Explorer Mikael Strandberg

Frozen Frontier; Give us land!

“You know, Mikael, I really don´t know what to do” , Slava Shadrin told us whilst sitting at the kitchen table in our fancy flat in Yakutsk and continued with a deep sigh; “For example, when I was a teacher back in Nelimnoye, my job was to encourage the best students to continue their studies. But by doing that, when then left the village, I knew they would never come back. And suddenly I had sent away the brain power of the future, which could have made a difference for the future of my people.”

Slava is one of my oldest Siberian friends. I met him back in 2004 in the village of Kolymskaya when he was guiding a group if Finnish EU-observers. he is one of the three most important Yukagirs alive today. Just as his grandfather predicted jut awhile after his birth.

“I was sick and weak when I was a kid and my grandfather predicted immediately that I would never make a good hunter or a fisherman” , Slava told us with a smile; “And somehow, by touching the back of my head, he told my parents, that I would become a very important administrator and would make a difference for our people in the future. So my mother took me to Yakustk when I was 4 years old and I have more or less been here since that time.”

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It is a joy to be with Slava. It was important to me to introduce him to my family, especially my wife, because I wanted to influence her a bit as reagrds to what she should choose to do her PHD on. Because for me, there´s a significant difference between the Yakut and the Indigenous groups of Eastern Siberia. The Yakut is very much European in my mind, but like the yukagirs and the Eveny´s that I know a bit, they have this completely amazing serenity and open heart. Still. You easily realize that they´re still trying to adapt to a life style which is so akin to their ways to live. Basically that everyone is of the same value, have  similair lifestyle and share everything. So far from a capitalistic life style one can even imagine.

“I believe the Soviet time was mainly good for the Indigenous people. At least for us Yukagirs, because it was based on these values we´ve always adhered to” , Slava told us and added; “But today we are suffering, because you know, today you are supposed to give somebody something and in return get paid for it. This just doesn´t exist in our ways, since we always give without having a thought in our mind, that we will get anything in return. And this is a problem today.”

The yukagirs impressed me more than any other indigenous group I came across on the Siberian Journey 2004 and 2005. One of them was an old lady which is a relative of Slava. Most people from Nelimnoye are his relatives he laughes. I found out she died two years back. She made such a strong impression on my friend Johan Ivarsson and myself in that time. She came from a family of shamans. And she had dreamt about us much before we arrived in Srednekolymsk.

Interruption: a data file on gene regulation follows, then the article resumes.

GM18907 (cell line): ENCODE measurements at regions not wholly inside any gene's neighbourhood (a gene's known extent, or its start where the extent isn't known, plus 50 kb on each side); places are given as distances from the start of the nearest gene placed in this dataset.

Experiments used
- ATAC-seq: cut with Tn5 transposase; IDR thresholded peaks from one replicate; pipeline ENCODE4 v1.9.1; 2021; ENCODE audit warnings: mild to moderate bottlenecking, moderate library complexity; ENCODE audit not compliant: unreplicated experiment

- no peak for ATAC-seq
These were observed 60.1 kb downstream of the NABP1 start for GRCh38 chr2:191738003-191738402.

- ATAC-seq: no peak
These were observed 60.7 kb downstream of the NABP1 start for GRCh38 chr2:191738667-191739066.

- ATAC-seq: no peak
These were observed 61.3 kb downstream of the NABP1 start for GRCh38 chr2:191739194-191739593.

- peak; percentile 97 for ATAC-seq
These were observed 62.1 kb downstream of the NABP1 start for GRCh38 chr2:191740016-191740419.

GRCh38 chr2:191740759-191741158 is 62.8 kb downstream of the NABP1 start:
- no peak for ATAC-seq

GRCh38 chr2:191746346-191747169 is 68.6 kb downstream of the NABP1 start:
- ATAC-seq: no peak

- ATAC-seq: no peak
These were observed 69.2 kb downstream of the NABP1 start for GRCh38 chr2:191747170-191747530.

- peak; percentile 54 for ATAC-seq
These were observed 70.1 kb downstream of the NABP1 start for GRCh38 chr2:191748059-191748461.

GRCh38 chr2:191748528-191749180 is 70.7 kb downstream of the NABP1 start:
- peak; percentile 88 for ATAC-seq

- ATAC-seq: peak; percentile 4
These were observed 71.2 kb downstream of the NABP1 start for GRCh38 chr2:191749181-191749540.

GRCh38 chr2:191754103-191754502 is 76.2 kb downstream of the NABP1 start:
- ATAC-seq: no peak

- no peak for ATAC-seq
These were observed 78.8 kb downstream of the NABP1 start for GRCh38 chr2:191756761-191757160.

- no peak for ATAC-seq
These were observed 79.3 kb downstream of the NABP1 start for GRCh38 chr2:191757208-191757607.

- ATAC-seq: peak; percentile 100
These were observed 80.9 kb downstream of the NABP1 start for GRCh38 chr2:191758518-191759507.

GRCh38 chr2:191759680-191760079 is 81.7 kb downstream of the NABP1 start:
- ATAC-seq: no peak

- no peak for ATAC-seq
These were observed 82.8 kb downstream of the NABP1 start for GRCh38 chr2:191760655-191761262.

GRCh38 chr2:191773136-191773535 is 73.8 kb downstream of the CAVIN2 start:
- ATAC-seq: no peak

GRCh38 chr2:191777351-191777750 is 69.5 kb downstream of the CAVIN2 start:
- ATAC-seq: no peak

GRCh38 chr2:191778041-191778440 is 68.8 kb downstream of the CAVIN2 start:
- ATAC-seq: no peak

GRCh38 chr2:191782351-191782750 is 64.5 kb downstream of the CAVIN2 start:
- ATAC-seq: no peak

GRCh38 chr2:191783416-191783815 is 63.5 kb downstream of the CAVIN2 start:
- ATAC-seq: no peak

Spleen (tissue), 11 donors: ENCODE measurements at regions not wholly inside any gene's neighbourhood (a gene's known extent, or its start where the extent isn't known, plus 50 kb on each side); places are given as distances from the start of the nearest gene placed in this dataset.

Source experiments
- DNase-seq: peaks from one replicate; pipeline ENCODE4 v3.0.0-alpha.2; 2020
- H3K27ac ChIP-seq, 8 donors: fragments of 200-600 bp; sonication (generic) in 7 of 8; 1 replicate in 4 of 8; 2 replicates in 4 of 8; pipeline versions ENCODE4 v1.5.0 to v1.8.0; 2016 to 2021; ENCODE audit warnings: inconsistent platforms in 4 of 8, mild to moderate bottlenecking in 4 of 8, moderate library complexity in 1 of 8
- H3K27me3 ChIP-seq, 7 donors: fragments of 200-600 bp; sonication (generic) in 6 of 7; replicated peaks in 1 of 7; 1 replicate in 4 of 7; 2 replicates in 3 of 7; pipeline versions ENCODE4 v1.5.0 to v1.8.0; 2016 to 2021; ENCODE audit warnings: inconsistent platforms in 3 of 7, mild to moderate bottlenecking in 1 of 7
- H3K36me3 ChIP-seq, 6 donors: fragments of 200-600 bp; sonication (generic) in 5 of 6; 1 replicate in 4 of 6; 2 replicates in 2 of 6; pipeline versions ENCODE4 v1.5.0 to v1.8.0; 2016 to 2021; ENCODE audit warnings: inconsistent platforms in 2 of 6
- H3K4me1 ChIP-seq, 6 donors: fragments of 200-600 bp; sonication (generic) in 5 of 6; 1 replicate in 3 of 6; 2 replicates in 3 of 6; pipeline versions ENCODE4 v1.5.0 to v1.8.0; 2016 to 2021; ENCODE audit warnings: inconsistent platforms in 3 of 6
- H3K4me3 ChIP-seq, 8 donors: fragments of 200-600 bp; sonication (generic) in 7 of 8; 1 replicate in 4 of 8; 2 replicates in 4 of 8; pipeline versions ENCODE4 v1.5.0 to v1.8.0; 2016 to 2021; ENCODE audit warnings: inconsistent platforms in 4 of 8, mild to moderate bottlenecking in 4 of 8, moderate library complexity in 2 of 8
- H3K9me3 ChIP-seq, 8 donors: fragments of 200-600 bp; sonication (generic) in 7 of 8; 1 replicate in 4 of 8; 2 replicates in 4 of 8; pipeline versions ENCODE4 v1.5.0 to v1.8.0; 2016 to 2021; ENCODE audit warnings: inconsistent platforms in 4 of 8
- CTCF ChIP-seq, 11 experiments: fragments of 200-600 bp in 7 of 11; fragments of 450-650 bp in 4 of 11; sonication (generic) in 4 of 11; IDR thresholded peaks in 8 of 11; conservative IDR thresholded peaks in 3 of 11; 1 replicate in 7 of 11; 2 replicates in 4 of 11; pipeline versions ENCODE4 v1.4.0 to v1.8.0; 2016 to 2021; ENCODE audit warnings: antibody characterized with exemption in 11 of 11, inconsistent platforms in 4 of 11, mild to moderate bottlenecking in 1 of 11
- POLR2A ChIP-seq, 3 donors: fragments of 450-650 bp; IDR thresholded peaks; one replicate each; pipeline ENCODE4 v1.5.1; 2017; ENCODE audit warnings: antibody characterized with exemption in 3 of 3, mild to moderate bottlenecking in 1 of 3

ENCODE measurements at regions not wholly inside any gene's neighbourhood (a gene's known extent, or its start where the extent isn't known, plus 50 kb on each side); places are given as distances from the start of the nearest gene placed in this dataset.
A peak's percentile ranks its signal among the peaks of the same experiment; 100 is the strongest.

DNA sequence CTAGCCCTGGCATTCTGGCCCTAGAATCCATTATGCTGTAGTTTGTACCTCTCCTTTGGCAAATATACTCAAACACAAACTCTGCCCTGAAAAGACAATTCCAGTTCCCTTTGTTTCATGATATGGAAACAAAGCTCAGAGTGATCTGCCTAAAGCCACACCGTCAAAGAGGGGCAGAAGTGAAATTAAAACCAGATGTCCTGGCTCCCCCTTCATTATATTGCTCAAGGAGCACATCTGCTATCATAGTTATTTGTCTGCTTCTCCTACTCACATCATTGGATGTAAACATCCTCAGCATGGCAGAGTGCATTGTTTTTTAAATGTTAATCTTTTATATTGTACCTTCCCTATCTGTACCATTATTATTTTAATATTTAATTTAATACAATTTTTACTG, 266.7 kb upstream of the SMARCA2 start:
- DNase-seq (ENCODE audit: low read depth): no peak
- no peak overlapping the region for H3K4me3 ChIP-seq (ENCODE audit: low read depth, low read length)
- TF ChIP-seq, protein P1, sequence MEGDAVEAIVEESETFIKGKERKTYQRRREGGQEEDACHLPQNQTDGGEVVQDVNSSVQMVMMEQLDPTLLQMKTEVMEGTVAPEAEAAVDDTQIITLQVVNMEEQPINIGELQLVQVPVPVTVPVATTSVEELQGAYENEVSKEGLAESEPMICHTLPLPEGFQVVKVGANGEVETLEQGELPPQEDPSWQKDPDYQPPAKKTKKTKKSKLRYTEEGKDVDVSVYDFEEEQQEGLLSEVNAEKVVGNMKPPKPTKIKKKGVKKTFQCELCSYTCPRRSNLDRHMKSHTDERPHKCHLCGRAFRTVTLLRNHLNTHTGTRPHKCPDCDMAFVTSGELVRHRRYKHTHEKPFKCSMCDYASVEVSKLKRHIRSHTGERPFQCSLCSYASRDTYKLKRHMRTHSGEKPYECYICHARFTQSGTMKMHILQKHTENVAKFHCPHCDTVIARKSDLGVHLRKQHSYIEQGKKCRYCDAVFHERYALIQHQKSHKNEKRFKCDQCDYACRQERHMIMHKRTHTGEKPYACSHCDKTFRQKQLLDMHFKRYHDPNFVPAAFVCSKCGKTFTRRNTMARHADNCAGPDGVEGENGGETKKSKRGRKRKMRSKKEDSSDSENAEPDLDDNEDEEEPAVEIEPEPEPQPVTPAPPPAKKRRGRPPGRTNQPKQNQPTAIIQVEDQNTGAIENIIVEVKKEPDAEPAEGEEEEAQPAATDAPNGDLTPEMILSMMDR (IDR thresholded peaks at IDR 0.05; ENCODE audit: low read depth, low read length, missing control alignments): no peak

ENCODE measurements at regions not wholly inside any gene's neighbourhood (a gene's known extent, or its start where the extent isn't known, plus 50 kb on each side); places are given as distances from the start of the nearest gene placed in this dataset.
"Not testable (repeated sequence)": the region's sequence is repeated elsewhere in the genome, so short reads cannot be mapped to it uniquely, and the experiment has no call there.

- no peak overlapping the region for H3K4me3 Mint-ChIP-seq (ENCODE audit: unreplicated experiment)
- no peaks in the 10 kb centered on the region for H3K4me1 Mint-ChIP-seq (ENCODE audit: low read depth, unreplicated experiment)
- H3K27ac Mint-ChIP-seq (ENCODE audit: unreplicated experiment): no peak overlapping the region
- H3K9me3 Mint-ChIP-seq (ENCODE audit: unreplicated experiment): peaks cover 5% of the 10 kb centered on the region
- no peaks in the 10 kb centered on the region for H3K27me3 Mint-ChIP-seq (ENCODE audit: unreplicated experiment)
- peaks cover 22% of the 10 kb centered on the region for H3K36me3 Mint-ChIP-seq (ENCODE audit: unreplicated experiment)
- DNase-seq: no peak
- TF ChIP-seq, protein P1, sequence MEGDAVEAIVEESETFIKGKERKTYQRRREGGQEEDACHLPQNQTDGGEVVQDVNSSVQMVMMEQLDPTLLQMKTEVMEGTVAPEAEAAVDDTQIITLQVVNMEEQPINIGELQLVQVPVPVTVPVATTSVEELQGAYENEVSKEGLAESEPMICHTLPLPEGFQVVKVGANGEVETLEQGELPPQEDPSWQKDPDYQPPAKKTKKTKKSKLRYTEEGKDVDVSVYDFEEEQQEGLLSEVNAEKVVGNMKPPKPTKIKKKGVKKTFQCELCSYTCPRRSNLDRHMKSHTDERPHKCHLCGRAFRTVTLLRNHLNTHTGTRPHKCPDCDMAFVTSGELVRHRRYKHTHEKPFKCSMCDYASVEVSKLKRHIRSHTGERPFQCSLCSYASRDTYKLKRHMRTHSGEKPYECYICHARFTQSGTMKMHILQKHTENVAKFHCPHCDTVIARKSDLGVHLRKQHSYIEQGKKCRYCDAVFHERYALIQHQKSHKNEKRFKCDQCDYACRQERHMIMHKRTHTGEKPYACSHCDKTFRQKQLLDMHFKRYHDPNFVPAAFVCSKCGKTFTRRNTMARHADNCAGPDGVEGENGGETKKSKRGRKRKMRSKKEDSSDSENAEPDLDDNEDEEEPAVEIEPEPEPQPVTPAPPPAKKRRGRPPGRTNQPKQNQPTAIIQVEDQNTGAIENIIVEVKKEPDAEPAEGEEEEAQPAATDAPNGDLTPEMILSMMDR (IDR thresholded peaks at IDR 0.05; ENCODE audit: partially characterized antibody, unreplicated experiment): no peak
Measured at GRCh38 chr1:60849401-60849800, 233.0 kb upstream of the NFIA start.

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“In the eyes of most people, she was very poor. You remember how simple she lived, what a cold apartment she had, but she didn´t see herself as poor. On the contrary, as very rich, since material things were of no value to her.”

Meeting people like Slava is refreshning. Not only because one laughes unhindered and pure. Laughter doesn´t otherwise come easy to the Yakut for example, they´re generally a very serious people, but very good, but as I have noticed over and over with indigenous people, laughter is always close at hand and comes easily once the first shyness is gone.  And they feel so…pure! And Slava taught us a lot about the situation for most indigenous people in the north-east right now, since he is involved a lot with the future of these important people. Right now he is somewhere in Western Russia at the most important of conferences for the Indigenous People, he is one of three Yukagirs, when they have a chance to talk to each other and the government.

“You see, the reason we are only maybe say 20 to 200 real Yukagirs left, he thinks in our native language, is due to the fact that we are hunters and fisherman living close to rivers. And that´s were the Russians and other new arrivals came back in the 17th Centurey. The Eveny for example lved in the inside, in mountainous regions, so they didn´t get as affacted as we. We ere at that time, ten times as many as they, now it is the other way around.”

“So what are the biggest obstacles for indigenous groups in this region to continue their way of life?” I asked.

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“Land” , Slava answered quickly; “Right now, we need to own our land to be able to hunt and fish and keep an eye on it the way we want. For example, during the Soviet Era we started to eat Russian food like bread, milk, butter and so on and just before perestroika, our diet consisted about 60% of Russian food, not our traditional diet of meat and fish. After perestroika, when money had no value and we couldn´t afford anything, once again we went back to a traditional fare and today that is about 80% of our diet. However, the government have now set up a law, where we need to buy fuishing and hunting permits on our own land, which we still cannot prove is ours, we need more than 83 different papers to show this is our land and this takes years to find, but, this permits are sold to the highest bidder, so you can imagine what that means.”

Slava has very little time as he is so busy with conferences and meetings and his phone rings all the time. We serve him food until that moment he says with laughter in a very indigenous way:”

“Don´t give me more food, because if I don´t eat a lot when I get home, my wife thinks I have another woman!”

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